How I installed CAT6 Ethernet in my home

When I moved into my new house, I knew that I wanted hard-wired Ethernet networking in every home. Ethernet cables provide much faster speeds than Wi-Fi and are much more secure.

I wanted the cables to future-proof my house, so I decided to go with Cat6 cables throughout. All of the cabling, wall outlets and keystone jacks were purchased from Blackbox – I decided if I was to do this work, then I should buy quality components, I found Blackbox to have some of the best quality components I could find.

Here are some images of the cable:

 

In total there are 21 runs of cable with 6 POE ports:

  • Living room: 8 ports (2 ports is POE, for IP phone and exterior IP camera)
  • Under stairs cupboard: 2 ports
  • Kitchen: 2 ports (1 port is POE)
  • Office/Study: 4 ports (1 port is POE, used for IP phone)
  • Master bedroom: 2 ports
  • Attic: 2 ports (Both are POE. Connections for WiFi access point and cable to run to the garage)
  • Garage: 1 port (This port is POE and is connected to one of the ports in the attic. Within the garage, this is fed into a small patch panel and is connected to a switch and IP camera)

The installation

It was relatively easy to install the cabling, although I had to make sure everything was planned, which meant;

  • Knowing the placements of each wall outlet
  • Where to run each cable
  • If the walls were hollow to enable the cables to be routed behind

I had to lift some floorboards on the first floor and in the attic as this was the route I planned to run the cable. Because the house is fairly new (10 years old), the floorboards used long pieces of chipboard rather than the standard panel boards we usually use in the UK.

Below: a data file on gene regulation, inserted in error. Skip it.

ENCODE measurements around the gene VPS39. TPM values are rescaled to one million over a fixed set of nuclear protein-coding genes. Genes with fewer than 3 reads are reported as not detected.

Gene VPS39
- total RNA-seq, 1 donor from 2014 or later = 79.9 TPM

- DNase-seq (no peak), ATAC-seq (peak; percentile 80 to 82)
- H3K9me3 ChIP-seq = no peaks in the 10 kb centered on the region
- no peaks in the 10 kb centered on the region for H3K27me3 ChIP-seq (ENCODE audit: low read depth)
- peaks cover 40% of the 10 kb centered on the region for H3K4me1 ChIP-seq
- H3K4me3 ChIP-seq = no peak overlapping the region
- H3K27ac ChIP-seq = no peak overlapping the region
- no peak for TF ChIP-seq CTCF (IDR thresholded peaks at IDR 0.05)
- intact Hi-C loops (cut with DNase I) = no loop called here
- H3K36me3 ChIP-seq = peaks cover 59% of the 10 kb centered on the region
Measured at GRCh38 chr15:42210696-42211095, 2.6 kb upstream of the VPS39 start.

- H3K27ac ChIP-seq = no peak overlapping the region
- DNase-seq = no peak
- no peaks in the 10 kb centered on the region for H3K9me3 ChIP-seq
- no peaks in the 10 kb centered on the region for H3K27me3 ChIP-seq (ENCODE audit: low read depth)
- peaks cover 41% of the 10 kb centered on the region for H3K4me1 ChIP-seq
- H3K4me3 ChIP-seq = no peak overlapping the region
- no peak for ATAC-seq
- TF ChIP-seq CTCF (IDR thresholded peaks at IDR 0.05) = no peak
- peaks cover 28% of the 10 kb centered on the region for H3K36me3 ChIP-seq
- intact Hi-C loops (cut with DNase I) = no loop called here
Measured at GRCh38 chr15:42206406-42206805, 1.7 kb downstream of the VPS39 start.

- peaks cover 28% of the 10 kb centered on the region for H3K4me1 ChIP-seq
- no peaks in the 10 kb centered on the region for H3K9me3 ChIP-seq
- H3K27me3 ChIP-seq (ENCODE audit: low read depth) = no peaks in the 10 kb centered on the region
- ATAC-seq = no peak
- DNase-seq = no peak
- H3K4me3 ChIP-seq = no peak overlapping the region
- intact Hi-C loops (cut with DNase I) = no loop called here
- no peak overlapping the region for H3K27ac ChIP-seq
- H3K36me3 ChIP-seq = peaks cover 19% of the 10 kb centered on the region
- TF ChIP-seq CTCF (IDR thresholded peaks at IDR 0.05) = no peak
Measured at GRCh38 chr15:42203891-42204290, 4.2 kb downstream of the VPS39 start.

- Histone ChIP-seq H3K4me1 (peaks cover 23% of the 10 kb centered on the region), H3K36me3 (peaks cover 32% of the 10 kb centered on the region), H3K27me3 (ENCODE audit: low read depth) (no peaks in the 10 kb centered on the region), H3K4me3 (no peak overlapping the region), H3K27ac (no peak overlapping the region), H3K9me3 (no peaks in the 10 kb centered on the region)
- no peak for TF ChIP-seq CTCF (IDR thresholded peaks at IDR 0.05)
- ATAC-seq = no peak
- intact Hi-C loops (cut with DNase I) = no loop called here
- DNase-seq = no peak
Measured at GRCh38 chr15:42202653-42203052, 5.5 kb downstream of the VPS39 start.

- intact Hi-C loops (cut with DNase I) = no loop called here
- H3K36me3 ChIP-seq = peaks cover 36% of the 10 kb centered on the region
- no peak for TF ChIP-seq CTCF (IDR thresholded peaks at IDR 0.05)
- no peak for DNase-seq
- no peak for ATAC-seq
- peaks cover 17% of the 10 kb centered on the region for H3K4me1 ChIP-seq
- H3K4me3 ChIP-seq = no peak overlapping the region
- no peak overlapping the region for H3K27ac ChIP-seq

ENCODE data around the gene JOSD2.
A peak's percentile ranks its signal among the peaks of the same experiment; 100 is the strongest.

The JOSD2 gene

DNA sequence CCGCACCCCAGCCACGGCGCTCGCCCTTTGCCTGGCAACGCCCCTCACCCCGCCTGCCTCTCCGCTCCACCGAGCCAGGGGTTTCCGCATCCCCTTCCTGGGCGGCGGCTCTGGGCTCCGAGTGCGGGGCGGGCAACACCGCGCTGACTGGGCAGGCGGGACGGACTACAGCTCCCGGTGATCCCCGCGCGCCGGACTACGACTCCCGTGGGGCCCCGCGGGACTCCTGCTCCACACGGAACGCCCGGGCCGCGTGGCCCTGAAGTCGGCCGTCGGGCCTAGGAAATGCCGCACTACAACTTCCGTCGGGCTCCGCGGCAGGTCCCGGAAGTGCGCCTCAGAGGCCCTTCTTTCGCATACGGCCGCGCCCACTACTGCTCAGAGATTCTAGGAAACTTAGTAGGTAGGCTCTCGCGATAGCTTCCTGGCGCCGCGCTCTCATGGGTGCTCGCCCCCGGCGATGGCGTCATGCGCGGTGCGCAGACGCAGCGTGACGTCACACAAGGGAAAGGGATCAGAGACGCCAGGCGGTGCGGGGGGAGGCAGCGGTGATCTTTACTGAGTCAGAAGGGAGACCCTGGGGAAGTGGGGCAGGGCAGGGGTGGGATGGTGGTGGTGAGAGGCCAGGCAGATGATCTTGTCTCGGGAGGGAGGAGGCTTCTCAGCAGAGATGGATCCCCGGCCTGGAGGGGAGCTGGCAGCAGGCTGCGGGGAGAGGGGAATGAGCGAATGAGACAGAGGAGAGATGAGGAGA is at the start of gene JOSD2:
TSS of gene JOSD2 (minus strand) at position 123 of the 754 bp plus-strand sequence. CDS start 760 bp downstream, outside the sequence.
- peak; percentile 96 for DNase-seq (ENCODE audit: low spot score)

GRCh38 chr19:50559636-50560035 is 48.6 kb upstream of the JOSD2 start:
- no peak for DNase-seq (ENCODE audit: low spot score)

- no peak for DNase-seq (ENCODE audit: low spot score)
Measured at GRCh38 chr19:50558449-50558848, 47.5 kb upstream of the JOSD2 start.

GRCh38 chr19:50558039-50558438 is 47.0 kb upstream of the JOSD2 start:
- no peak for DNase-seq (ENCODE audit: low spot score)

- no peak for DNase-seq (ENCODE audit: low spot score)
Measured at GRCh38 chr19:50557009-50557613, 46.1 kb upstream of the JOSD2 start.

After running the cables in place, I routed them into the understairs cupboard. I found using a ‘Cable Rod’ was the easiest way to pull wires through the walls.

One important thing to do is to always number each cable run at both ends, this will make testing much easier.

Some images of the installed wall outlets (Garage: black external CAT6 Ethernet cable into small patch panel, attic: POE Ethernet outlets, Living room: 6 Ethernet outlets, Satellite and Coaxial outlets. The Virgin Media outlet connects to a Satellite cable which goes into the understairs cupboard):

  

Testing the installation

Each of the wall outlets had to be tested. Luckily everything worked fine and only a couple wires on the patch panel had to be re-done. I decided to use the T-568B wiring scheme as this is the industry standard.

I recommend using a testing tool and good quality KRONE punch-down tool to ensure you don’t have any issues.

What is in the rack?

I purchased a new short depth 6U rack cabinet. It wasn’t already pre-built so I spent some time building it and marked out where I wanted my equipment.

From top to bottom there is:

  • Surge protected PDU
  • Bristle plate, this is where the cables come in from the understairs patch panel
  • HP ProCurve 24 Port Gigabit Switch (1800-24G J9028B)
  • TP-Link 8 port Gigabit POE switch (TL-SG1008PE)
  • Other non-rack devices:
    • TP-Link wired Gigabit VPN router (TL-R600VPN)
    • Virgin Media Super Hub 3.0

As you can see from the photos below, the patch panel which terminates all of the wall outlet cables is not included in the rack – Instead I mounted the patch panel using a Startech 1U wall mount bracket installed into the access panel I fitted. All of the wires terminate here and then fed into the rack using additional CAT6 patch cables.

Installing the cabling, patch panel and additional patch cables:

  

Building the server and finishing the installation:

  

Some more detailed images of the server rack, and POE powered switch in garage (NETGEAR GS105PE-10000S):

 

Final notes

The results of this work has been shown in an increase of transfer speeds. I can now also take and receive calls in two rooms and the garage and transfer data quickly between streaming boxes, computers and the server.

The work has been tough to integrate the cables into a newly built home like mine, but if you have the opportunity to run cables in new build home then you should do so!